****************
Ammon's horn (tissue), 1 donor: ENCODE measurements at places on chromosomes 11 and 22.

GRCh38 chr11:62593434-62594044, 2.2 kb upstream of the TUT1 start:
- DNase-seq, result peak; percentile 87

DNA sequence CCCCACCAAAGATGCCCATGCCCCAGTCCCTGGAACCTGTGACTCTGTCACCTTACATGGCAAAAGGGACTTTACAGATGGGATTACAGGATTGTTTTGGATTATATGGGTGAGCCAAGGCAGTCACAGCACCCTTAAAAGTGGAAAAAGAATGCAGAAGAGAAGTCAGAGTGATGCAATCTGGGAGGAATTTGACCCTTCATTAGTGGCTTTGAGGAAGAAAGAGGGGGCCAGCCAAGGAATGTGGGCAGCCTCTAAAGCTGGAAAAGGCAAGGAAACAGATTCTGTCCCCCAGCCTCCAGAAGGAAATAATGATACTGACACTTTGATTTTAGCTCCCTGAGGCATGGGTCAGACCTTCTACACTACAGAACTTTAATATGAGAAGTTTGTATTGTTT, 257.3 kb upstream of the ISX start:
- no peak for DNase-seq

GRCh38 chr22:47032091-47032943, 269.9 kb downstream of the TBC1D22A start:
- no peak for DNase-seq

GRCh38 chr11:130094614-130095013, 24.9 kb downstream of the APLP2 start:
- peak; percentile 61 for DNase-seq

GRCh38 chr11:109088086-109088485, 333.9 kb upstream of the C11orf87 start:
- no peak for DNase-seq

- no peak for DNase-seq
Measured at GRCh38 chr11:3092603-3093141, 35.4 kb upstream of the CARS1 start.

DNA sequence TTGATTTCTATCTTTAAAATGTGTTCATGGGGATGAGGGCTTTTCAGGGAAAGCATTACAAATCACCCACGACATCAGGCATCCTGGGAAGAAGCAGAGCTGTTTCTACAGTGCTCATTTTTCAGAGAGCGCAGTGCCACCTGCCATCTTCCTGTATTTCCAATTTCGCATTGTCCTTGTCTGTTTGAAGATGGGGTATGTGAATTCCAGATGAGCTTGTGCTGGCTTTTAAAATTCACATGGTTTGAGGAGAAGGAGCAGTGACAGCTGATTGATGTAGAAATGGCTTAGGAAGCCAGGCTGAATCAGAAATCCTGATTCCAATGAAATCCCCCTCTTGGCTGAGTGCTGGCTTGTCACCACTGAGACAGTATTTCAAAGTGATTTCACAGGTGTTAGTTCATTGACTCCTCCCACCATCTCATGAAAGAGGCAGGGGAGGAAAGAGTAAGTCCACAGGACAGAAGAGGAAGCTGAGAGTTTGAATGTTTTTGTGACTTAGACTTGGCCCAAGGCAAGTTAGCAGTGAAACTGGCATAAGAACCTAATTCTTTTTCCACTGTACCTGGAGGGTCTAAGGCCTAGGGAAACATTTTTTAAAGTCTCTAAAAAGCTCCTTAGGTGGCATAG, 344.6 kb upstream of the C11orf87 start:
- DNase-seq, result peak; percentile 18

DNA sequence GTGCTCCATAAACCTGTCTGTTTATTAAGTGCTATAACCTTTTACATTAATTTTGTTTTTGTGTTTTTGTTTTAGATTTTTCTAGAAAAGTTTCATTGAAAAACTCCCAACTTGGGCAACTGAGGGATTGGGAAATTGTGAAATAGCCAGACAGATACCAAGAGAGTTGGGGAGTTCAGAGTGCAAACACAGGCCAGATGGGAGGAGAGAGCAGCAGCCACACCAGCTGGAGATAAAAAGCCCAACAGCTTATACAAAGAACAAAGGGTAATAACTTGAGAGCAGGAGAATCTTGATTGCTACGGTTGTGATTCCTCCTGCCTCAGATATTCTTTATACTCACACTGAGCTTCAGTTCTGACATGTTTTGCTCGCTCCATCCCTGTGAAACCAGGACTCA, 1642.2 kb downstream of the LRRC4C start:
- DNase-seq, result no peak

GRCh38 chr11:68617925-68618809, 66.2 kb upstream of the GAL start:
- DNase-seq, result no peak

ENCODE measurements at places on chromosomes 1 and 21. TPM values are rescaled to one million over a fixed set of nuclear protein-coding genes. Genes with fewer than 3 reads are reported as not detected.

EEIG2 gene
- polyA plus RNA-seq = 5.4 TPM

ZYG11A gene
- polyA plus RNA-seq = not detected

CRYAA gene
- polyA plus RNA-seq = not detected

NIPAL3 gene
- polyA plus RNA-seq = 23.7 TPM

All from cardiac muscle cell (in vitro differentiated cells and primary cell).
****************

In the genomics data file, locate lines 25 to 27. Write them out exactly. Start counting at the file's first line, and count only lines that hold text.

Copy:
CRYAA gene
- polyA plus RNA-seq = not detected

NIPAL3 gene